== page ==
Category: Programming

This will be a very, very short post. I found out there is a few things in my google code page I don’t have a “blahg” entry for, my old ClickButton library for the Arduino is one of them.

Basically, I was annoyed by some of my formerly named variables and some minor stuff (hello, OCD?). That, and also someone asked a question about it so I took another look at it. Above all it is untested, for now, so feel free to report back any problems. Or go back to the previous version.

It still just copes with one button, but I included a simple example using an array of ClickButton objects for more buttons.

It features basically two types of button clicks; short and long clicks, and can test for click-and-hold. Button logic does not matter (active low or active high buttons).

I removed the maxPresses (max click count) limit, it seemed unnecessary.

Until next time,


Finally updated RL-DAC after a while.

Although completely useless because of it’s very narrow use. Consider yourself warned 😛 Still, if fiddling with resistor ladder DAC’s your thing (it’s actually not mine), I suppose it might be of some limited use. Beware it also can be somewhat quirky, and it does take a few seconds to start from within the Processing environment (I use processing 1.5.1 running on a dual-core AMD64x2, 2.5 GHz thing with 4 GB RAM, that about covers it I think).

A screenshot:
Simple, Free Image and File Hosting at MediaFire Continue reading

First, a little disclaimer:

I’m by no means an expert on this subject. But I do hold a little interest in electronics (and programming. And procrastination. Sometimes I combine those :P).

Btw, It’s been a while since last time I blogged. I probably will edit this post a bit in the following days. Also, I finally made BloGTK 2.0 work in 64-bit Ubuntu 10.04 LTS.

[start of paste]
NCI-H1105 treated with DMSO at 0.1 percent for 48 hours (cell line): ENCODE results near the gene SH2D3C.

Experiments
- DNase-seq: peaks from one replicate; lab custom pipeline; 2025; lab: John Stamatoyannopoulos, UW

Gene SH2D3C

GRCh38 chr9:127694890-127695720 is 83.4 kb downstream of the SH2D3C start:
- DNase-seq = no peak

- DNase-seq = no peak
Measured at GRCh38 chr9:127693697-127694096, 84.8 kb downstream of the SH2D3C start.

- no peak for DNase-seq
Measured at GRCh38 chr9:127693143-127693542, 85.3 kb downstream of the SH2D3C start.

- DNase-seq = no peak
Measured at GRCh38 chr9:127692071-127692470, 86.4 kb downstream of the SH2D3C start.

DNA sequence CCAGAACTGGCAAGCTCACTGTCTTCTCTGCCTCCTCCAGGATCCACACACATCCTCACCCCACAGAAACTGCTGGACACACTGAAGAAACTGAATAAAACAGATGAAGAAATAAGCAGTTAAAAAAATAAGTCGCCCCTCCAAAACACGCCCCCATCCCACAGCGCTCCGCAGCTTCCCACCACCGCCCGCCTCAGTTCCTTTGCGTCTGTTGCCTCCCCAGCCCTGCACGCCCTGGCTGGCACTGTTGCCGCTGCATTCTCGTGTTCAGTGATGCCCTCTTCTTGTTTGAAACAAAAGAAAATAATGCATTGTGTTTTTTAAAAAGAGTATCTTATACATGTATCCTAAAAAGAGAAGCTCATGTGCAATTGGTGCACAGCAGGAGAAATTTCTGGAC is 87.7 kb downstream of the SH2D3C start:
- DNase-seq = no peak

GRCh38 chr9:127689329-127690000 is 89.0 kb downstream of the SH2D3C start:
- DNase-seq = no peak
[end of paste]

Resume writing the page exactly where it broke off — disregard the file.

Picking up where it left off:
Resistor E-series

(Screenshot from my little test program – Ok I’ll admit I’m no GUI expert :P)

Resistors come in fixed “preferred values” determined by what “E-series” they belong to. Which says how many resistors there are in a decade (1 to 10, 10 to 100, 100 to 1000 etc ohms).

The E series are standardized to have 3, 6, 12, 24, 48, 96 or 192 values pr. decade. E.g. E24 have 24 values. Generally the value is determined by a simple formula:

Ri = 10^(i/Eseries)


  • Ri = A “preferred value” resistance normalized to 1.00 – 9.99 ohm for the i’th index resistor in a given E series. Multiply or divide by factors of 10 for a given decade.
  • Eseries = is the E-series value: 3, 6, 12, 24, 48, 96 or 192
  • i = is the (zero-based) i’th index, up to Eseries-1 (2, 5, 11, 23 etc).

E.G. The last index in E24 is 23. The first is zero (always).
E series below and including E24 the is rounded to two significant digits.
Above E24 is rounded to three significant digits.

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Morse endecoder

Morse EnDecoder



This is just a little writeup about a Morse code encoder and decoder I made for the Arduino platform. I spotted someone asking for one at the Arduino forum in november 2010, even offering a reward, but alas I was too late for that. No matter, for reasons unknown to me (I’m actually not that into Morse) this is one of many small projects I have been meaning to get around to, but lacking impetus I hadn’t yet done (as with many others). And besides, I would’nt really sell “my” morse decoder anyway. So I gave it away 🙂

Here is the project page on google code, with description of how to use it in your own programs:

What follows is basically just a little explanation as to how it works. Continue reading